Reviewed by: C.S.

CrimeSquad Rating:

Various - Sounds of Crime

"Whatever your preference, you cannot go far wrong getting this in your stocking."

Synopsis:
Five stories from five different crime authors. Block's story involves a team of cleaners intent on sorting out the rubbish which has piled into every nook and cranny in Dolly's house over the years. So much so that she has to sleep outside on the porch as there is nowhere else for her to lay her head. But as the rubbish begins to be moved the cleaners and officials find there is more than they bargained for amongst the detritus of Dolly's manic collection of waste. Peter James takes us to Germany where a woman escapes her controlling husband for a new life in a small German village. But before she can move on she must bury the past – quite literally.

McDermid's entrée is a Tony Hill story about a madman killing people on Hallowe'en and other public holidays. Can he manage to figure out the killer's way of thinking before he makes his killing for The Christmas festivities? Billingham tries his hand at 'noir' with a tale of loss and sadness as a man and a woman meet for the one and only time as unbeknownst to the other, they await the retribution of another's crime that changed all their lives. And finally, from Christopher Fowler, a tale of misguided children in a story that unravels a simple deception that ends in an accusation that will blow the whole scam to pieces.

Review:
This is a new concept – new stories from crime authors in audio format. This is an anthology of a kind – simply one as an audio rather than in book form. As always with these collections I enjoyed some more than others but I did feel that all had their strengths and weaknesses. There is a fine art to writing short stories and it doesn't come naturally to everyone.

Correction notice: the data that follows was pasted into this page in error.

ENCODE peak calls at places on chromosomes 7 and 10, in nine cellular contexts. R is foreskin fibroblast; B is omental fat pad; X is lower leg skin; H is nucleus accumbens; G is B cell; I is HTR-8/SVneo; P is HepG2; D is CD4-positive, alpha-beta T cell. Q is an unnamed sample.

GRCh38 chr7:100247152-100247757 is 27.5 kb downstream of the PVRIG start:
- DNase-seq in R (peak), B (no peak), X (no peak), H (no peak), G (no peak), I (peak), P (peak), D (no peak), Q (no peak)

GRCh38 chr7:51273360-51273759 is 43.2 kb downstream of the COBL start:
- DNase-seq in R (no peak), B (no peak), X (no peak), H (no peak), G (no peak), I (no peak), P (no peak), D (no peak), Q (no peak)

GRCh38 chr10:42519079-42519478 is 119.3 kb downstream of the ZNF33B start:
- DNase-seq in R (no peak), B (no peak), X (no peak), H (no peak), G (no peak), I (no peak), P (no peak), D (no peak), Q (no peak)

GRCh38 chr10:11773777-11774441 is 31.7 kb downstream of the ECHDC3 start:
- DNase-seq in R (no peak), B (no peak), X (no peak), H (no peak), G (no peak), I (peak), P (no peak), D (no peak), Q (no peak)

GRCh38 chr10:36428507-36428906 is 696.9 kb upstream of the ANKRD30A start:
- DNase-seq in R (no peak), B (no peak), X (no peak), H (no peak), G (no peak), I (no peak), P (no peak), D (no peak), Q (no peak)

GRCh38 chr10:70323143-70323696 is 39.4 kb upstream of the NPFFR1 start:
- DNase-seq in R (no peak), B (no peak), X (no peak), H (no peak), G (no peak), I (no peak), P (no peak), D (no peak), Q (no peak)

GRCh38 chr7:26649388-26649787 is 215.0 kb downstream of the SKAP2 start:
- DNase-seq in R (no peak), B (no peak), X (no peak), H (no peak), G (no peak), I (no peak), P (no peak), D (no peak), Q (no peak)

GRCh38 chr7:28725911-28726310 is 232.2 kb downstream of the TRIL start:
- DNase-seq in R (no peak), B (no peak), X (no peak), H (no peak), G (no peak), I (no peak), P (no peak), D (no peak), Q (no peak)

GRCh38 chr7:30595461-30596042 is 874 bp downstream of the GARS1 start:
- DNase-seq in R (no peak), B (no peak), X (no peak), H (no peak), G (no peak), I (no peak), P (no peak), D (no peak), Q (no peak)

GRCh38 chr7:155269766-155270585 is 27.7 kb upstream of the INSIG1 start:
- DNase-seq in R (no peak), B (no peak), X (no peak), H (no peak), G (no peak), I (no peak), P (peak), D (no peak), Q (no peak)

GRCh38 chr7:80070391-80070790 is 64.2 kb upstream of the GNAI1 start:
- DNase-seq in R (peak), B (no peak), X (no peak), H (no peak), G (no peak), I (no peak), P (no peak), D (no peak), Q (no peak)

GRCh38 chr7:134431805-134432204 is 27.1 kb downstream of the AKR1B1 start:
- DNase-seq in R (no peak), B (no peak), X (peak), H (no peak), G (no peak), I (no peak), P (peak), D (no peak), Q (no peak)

My favourite of the collection has to be the Lawrence Block. Although the ending isn't exactly breath taking, you can feel that sentence by sentence the menace is always building and you feel, although not put your finger on the 'why', that all is not going to turn out well. Mainly with dialogue, Block sets the scene and gives history as well as characterisation which really makes 'Dolly's Trash and Treasures' a joy to listen to. The same can be said for Christopher Fowler's addition, 'The Deceivers'. A cleverly told story that involves youngsters involving themselves in a scam that blows out of all proportions. As the myth of a ghost's screams on a hill pulls in the ghouls of the general public, other events are taking place that threaten to overthrow the teenagers and their naivety. 'The Deceivers' is a brilliant, sharply observed story that is made spell binding by the fantastic narrative of the young narrator of this story.

The remainder do hold their own. In James' story a woman is escaping her husband who has a penchant for sadomasochism. I am sure that this is another sub-plot I have read in one of James' books. James always likes to put a sting in the tale of his stories – and he delivers one for this story, too. Has she really found her Prince Charming or simply jumped from the frying pan in to the fire? Billingham's effort at 'noir' is a sad tale but extremely well portrayed. I am always sceptical of Brits trying to emulate the 'noir' classics but in 'The Walls' Billingham weaves a poignant tale of love and loss. McDermid's tale, 'Happy Holidays', is a Tony Hill to keep her fans ticking over until his next novel. Although I did enjoy this and felt it had all the required McDermid hallmarks, I did feel that the ending was slightly rushed. Maybe I wanted Hill to stick around a little longer than he did.

Whatever your preference, you cannot go far wrong getting this in your stocking. Then you can wile away the festive season smiling away at your family, not hearing a thing they're saying as you slyly listen to your favourites on your concealed earphones!

Reviewed by: C.S.

CrimeSquad Rating:

Graham Hurley - Borrowed Light

"Hurley is an expert in understanding the characters of his protagonists and the development of the relationships between them."

Synopsis: